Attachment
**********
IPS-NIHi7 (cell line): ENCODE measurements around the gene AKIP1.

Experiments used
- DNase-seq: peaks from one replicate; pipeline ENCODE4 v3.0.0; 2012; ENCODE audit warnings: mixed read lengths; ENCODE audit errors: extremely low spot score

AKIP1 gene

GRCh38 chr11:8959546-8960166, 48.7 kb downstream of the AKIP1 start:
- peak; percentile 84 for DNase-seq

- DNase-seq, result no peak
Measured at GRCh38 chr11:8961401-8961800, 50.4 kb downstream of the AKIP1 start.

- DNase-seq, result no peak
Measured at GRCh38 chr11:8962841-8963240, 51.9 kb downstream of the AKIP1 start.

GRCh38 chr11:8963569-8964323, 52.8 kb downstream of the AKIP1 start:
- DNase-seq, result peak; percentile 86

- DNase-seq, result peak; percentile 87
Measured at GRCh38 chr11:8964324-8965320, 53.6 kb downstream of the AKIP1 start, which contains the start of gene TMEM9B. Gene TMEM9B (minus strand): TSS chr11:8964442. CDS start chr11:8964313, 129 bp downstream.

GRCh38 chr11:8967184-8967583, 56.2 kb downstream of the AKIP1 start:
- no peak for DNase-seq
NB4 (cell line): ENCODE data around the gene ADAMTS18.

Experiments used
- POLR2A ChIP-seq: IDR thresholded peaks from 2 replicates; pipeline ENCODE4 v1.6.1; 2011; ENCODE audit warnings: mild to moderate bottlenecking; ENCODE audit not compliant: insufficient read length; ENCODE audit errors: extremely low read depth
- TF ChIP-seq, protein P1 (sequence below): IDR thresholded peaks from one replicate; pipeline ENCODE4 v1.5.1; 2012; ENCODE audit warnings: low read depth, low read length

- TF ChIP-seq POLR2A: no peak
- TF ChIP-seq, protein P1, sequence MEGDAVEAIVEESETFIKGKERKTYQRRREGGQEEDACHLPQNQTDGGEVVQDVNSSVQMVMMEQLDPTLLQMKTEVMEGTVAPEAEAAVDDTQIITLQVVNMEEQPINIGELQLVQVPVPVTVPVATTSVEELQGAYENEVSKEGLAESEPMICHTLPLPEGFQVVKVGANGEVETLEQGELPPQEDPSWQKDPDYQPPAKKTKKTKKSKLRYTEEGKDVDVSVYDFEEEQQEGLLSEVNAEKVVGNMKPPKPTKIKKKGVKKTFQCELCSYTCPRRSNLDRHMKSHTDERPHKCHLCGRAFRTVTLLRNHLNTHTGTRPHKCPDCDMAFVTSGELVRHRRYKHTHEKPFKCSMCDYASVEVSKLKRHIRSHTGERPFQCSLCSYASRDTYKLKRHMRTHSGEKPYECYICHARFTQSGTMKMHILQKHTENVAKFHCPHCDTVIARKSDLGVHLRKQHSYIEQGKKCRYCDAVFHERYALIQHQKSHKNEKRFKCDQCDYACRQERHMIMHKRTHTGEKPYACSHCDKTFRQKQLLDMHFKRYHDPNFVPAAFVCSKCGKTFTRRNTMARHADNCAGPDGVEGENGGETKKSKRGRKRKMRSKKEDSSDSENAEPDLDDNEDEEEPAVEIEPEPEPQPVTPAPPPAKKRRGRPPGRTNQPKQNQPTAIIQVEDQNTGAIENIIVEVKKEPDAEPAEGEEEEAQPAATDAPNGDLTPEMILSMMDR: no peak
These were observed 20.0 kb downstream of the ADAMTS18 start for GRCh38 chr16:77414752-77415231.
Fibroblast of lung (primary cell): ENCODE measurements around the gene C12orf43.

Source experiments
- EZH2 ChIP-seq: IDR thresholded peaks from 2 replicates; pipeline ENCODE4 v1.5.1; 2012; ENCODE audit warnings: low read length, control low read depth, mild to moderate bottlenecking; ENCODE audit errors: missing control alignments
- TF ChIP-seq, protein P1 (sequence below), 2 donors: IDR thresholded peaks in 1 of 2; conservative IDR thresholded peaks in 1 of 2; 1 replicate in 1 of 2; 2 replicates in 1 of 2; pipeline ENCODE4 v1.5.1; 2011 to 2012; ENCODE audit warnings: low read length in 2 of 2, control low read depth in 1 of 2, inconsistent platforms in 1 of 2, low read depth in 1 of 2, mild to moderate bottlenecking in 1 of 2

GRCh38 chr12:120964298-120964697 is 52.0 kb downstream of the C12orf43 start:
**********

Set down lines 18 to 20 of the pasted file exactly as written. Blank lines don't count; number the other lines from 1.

Experiments used
- POLR2A ChIP-seq: IDR thresholded peaks from 2 replicates; pipeline ENCODE4 v1.6.1; 2011; ENCODE audit warnings: mild to moderate bottlenecking; ENCODE audit not compliant: insufficient read length; ENCODE audit errors: extremely low read depth
- TF ChIP-seq, protein P1 (sequence below): IDR thresholded peaks from one replicate; pipeline ENCODE4 v1.5.1; 2012; ENCODE audit warnings: low read depth, low read length